A day after RSS chief Mohan Bhagwat’s call for a Sangh-may (RSS-ised) society, representatives of 32 castes were invited to a meeting and lunch in Delhi on Saturday.
The agenda was Samajik Sadbhavna (social harmony) and the host was the RSS (Rashtriya Swayamsevak Sangh). This was the first-ever social engineering initiative of this scale by an RSS chief.
“There were Khatik (butcher caste), Valmiki (scavenger caste) and Jatav (leather-worker caste) leaders – all Dalits – alongside Gujjars (an agrarian caste) and other OBC communities, besides Brahmins and Vaishyas. There was sahbhoj (eating together) at the end,” said an RSS functionary, requesting anonymity.
Bhagwat called for such gatherings to be organised across India at local levels for population clusters of 10,000 each.
The Bharatiya Janata Party (BJP) – political organ of the RSS, which is a socio-cultural entity – is facing erosion of its influence over Dalits and OBCs in Delhi, Uttar Pradesh and Haryana.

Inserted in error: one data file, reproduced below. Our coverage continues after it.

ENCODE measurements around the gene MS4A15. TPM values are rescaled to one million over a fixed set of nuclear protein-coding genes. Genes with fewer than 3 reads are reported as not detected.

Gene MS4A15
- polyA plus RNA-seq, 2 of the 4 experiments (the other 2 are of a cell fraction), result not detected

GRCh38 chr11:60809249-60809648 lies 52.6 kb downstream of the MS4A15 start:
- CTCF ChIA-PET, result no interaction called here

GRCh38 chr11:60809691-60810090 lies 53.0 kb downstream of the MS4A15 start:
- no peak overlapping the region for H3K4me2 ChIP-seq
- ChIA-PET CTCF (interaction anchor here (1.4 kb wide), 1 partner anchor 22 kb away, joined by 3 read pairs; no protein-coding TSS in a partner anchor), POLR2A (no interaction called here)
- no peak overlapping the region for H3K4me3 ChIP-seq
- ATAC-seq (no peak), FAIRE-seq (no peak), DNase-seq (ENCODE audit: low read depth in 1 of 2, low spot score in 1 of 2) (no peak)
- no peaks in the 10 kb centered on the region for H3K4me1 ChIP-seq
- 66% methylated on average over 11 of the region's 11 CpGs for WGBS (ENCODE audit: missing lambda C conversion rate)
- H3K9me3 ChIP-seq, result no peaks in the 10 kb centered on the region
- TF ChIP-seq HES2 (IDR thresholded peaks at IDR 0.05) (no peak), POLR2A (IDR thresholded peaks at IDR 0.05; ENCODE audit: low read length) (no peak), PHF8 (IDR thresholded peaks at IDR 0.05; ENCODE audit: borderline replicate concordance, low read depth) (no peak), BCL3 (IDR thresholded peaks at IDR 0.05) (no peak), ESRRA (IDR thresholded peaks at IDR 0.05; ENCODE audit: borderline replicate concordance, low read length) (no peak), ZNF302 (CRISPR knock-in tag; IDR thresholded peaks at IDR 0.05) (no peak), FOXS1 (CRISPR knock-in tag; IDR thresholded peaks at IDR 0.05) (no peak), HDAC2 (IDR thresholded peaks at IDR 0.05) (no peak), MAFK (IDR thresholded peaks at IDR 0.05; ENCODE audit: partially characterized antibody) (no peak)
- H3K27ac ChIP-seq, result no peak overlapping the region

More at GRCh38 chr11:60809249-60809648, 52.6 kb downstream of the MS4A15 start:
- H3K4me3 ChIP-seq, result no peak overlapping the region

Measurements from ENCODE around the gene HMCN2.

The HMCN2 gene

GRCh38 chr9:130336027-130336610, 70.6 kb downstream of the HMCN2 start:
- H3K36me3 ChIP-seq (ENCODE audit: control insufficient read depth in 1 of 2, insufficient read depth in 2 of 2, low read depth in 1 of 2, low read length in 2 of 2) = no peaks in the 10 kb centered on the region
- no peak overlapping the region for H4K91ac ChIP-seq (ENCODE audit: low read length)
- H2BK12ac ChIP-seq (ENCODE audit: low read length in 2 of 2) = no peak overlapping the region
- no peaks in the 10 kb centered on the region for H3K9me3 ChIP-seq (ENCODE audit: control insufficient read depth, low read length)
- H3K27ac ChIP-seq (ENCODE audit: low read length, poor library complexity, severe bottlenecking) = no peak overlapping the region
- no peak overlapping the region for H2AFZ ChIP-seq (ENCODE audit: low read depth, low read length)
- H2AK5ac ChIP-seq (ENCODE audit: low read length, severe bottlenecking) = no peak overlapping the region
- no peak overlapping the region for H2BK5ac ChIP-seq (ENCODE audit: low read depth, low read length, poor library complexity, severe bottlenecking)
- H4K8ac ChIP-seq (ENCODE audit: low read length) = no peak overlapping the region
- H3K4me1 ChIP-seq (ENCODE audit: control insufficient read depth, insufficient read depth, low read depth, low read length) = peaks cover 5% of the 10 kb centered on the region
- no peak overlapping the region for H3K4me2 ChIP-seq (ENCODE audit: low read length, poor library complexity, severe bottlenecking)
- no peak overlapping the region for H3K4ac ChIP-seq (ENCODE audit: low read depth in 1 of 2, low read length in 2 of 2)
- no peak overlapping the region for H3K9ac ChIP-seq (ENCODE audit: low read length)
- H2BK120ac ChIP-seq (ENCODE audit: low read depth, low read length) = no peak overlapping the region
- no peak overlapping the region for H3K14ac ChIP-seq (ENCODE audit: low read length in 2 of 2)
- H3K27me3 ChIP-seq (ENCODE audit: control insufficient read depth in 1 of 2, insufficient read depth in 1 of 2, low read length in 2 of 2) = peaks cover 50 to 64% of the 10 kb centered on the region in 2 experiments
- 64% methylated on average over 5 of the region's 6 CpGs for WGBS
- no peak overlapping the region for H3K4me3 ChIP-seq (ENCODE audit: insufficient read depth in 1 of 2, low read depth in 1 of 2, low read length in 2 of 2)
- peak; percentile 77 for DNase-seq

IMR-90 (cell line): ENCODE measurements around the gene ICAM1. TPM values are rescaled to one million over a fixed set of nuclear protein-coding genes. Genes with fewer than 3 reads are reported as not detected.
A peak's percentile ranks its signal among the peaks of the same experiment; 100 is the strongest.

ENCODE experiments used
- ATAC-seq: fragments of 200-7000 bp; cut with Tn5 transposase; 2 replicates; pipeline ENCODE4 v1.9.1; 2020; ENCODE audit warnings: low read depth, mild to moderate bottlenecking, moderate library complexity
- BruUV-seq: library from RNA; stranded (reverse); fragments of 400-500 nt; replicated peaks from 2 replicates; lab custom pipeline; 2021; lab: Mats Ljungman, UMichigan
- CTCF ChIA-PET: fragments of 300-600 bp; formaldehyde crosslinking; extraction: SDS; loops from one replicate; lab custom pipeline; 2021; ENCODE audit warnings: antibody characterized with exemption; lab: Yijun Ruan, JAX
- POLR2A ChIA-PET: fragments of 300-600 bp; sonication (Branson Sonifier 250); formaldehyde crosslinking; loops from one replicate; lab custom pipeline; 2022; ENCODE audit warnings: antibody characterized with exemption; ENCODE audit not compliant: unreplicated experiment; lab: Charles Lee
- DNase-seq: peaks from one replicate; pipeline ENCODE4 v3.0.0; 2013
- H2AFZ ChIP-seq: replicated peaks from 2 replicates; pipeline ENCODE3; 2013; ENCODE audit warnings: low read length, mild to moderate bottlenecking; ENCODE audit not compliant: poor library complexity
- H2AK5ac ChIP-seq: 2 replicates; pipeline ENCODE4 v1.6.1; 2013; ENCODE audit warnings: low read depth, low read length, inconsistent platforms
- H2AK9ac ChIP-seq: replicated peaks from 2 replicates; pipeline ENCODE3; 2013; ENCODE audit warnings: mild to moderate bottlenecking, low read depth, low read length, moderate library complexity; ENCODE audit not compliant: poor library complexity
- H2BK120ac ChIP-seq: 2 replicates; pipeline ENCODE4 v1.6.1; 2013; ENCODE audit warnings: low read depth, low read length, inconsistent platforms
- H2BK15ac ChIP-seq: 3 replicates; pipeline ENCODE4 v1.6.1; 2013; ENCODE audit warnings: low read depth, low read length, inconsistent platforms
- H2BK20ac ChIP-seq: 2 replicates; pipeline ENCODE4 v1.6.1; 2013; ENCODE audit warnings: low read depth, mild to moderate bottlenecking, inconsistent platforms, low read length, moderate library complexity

While 17 per cent of Delhi’s population is from the Scheduled Castes, the figure is 19 per cent in Haryana and 21 per cent in UP.
India, as a whole, has 16 per cent Dalits. Though there has been no caste census, except for SCs since 1931, OBCs are estimated to account for about 40 per cent of India’s population.
The RSS’ decision to weld different castes together to the Hindutva ideology follows its analysis that despite its belief that it represents Hindus, Dalits and many powerful OBC castes have often spurned Hindutva politics.
While Dalits in Delhi and Haryana generally vote for the Congress, those in UP largely support Mayawati. Congress general secretary Rahul Gandhi is trying to win back UP’s Dalits by closely interacting with them.
Dominant OBC castes like Jats and Yadavs in UP and Yadavs in Bihar have sided more with farmer-based Charan Singh’s Lok Dal and socialist politics of the Ram Manohar Lohia variety, now upheld by Mulayam Singh Yadav in UP and Lalu Prasad in Bihar.